That entrepreneurship can still be quite complicated in times of Corona, she noticed. “But it certainly had positive effects for us as well. The nursing homes were closing, loneliness was on the rise, both trends were giving SARA extra value. We quickly added a simple video function. SARA provided distraction and that was very welcome.”
The past year was mainly used for testing. “SARA stays for the night” became a household name as a result: some 125 times the robot – together with her hundred sisters – was able to stay for a shorter or longer period. The only condition attached was the obligatory feedback on use. “We used this year mainly to learn together with the users,” says Claassen-Eradus. “The great thing is that almost everyone was sorry when SARA had to leave again, and the fact that we ended up with about ten real customers is of course absolutely great.”
Co-creation and co-innovation
SARA Robotics firmly believes in co-creation and co-innovation. This applies both to the collaboration with healthcare institutions and to the technology. “In that respect, we are really in the right place here in Eindhoven. There are plenty of companies that can help us further, for example with autonomous navigation, facial recognition, or speech training. If there are parties in the area with experience, then we really don’t need to reinvent the wheel. It is then smarter to look for parties with the right expertise. Brainport Eindhoven is a region where AI is at a high level in various aspects, for us that is ideal.” And the name of Eindhoven on our business cards helps us outside the region as well. “The mere fact that we are from here immediately opens all kinds of doors.”
At Vitalis, where seven SARAs are now active, new functionalities are already being considered. One of these is aimed at the night shift. Sanne Schepens: “Clients sometimes get up in the night to go to the bathroom, but then get dressed because they think it’s morning already. SARA could respond by asking this resident to go back to sleep.” Another addition focuses on the “shouting behavior” of some clients. “Think for example of people who ask several times a day when we are going to eat. You can answer each time that it will take a while, but as a staff member, it is difficult to continue to do this each time with the same amount of conviction and calmness. SARA can do that: a robot never loses its patience.”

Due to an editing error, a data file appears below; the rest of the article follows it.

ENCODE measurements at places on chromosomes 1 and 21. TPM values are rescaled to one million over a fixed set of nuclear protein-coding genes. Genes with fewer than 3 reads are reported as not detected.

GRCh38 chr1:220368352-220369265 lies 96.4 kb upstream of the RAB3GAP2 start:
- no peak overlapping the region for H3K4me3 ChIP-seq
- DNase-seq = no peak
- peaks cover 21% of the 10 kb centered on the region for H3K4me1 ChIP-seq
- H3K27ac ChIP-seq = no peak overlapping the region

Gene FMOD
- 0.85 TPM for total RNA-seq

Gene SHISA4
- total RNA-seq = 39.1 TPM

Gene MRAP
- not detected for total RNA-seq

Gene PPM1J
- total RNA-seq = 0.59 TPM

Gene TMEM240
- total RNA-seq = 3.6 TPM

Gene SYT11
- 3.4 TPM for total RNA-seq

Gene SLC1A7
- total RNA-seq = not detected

Schepens and Claassen-Eradus see the greatest challenge in the business case. The current SARAs at Vitalis are funded by the Philips Foundation, but that is not a sustainable model. Schepens: “Real, large-scale support for care is only possible if we start paying for it ourselves. So that has to come out of our reimbursements based on the Long-Term Care Act, one way or another.”
Although Vitalis cannot wait to expand the project, Schepens also sees that SARA may not be the ideal solution for every institution. “It’s not a ready-made product yet, you have to be open to it as a healthcare institution. And you also have to get your staff on board.” But once that hurdle has been taken, the benefits are immediately apparent. “The most important aspect, as far as I’m concerned, is the increased self-reliance of users. If you need help from a care provider, you feel dependent, but if that help comes from a robot, you’re more likely to feel that you’ve done it all yourself. Great to see how technology can have such wonderful social effects.”